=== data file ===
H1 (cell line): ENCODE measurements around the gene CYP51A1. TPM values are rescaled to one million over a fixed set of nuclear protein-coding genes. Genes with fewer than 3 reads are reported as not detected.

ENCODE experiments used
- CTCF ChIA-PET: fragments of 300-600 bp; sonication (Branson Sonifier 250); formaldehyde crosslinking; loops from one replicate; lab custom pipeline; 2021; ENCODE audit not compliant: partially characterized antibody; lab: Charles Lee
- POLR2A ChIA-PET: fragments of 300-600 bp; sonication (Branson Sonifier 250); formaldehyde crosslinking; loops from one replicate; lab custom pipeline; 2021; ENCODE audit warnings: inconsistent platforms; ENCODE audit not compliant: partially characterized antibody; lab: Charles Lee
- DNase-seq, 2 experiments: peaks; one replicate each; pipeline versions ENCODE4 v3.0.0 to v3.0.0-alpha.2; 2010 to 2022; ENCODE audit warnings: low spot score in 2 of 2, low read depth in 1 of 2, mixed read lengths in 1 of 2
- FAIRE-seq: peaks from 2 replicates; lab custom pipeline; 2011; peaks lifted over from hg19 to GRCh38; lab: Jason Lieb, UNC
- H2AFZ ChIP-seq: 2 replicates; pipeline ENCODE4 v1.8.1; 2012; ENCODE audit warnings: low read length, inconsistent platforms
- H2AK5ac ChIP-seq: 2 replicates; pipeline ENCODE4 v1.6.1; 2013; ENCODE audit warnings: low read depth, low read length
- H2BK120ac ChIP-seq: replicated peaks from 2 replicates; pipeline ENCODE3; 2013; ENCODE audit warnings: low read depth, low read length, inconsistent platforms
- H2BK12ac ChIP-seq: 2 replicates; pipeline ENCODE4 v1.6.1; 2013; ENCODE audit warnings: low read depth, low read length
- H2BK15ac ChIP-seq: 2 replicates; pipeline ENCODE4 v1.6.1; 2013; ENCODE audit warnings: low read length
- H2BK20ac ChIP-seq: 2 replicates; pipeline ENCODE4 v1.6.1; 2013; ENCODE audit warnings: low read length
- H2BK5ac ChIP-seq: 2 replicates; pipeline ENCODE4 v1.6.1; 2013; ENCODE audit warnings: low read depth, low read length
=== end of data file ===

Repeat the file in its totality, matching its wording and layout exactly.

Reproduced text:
H1 (cell line): ENCODE measurements around the gene CYP51A1. TPM values are rescaled to one million over a fixed set of nuclear protein-coding genes. Genes with fewer than 3 reads are reported as not detected.

ENCODE experiments used
- CTCF ChIA-PET: fragments of 300-600 bp; sonication (Branson Sonifier 250); formaldehyde crosslinking; loops from one replicate; lab custom pipeline; 2021; ENCODE audit not compliant: partially characterized antibody; lab: Charles Lee
- POLR2A ChIA-PET: fragments of 300-600 bp; sonication (Branson Sonifier 250); formaldehyde crosslinking; loops from one replicate; lab custom pipeline; 2021; ENCODE audit warnings: inconsistent platforms; ENCODE audit not compliant: partially characterized antibody; lab: Charles Lee
- DNase-seq, 2 experiments: peaks; one replicate each; pipeline versions ENCODE4 v3.0.0 to v3.0.0-alpha.2; 2010 to 2022; ENCODE audit warnings: low spot score in 2 of 2, low read depth in 1 of 2, mixed read lengths in 1 of 2
- FAIRE-seq: peaks from 2 replicates; lab custom pipeline; 2011; peaks lifted over from hg19 to GRCh38; lab: Jason Lieb, UNC
- H2AFZ ChIP-seq: 2 replicates; pipeline ENCODE4 v1.8.1; 2012; ENCODE audit warnings: low read length, inconsistent platforms
- H2AK5ac ChIP-seq: 2 replicates; pipeline ENCODE4 v1.6.1; 2013; ENCODE audit warnings: low read depth, low read length
- H2BK120ac ChIP-seq: replicated peaks from 2 replicates; pipeline ENCODE3; 2013; ENCODE audit warnings: low read depth, low read length, inconsistent platforms
- H2BK12ac ChIP-seq: 2 replicates; pipeline ENCODE4 v1.6.1; 2013; ENCODE audit warnings: low read depth, low read length
- H2BK15ac ChIP-seq: 2 replicates; pipeline ENCODE4 v1.6.1; 2013; ENCODE audit warnings: low read length
- H2BK20ac ChIP-seq: 2 replicates; pipeline ENCODE4 v1.6.1; 2013; ENCODE audit warnings: low read length
- H2BK5ac ChIP-seq: 2 replicates; pipeline ENCODE4 v1.6.1; 2013; ENCODE audit warnings: low read depth, low read length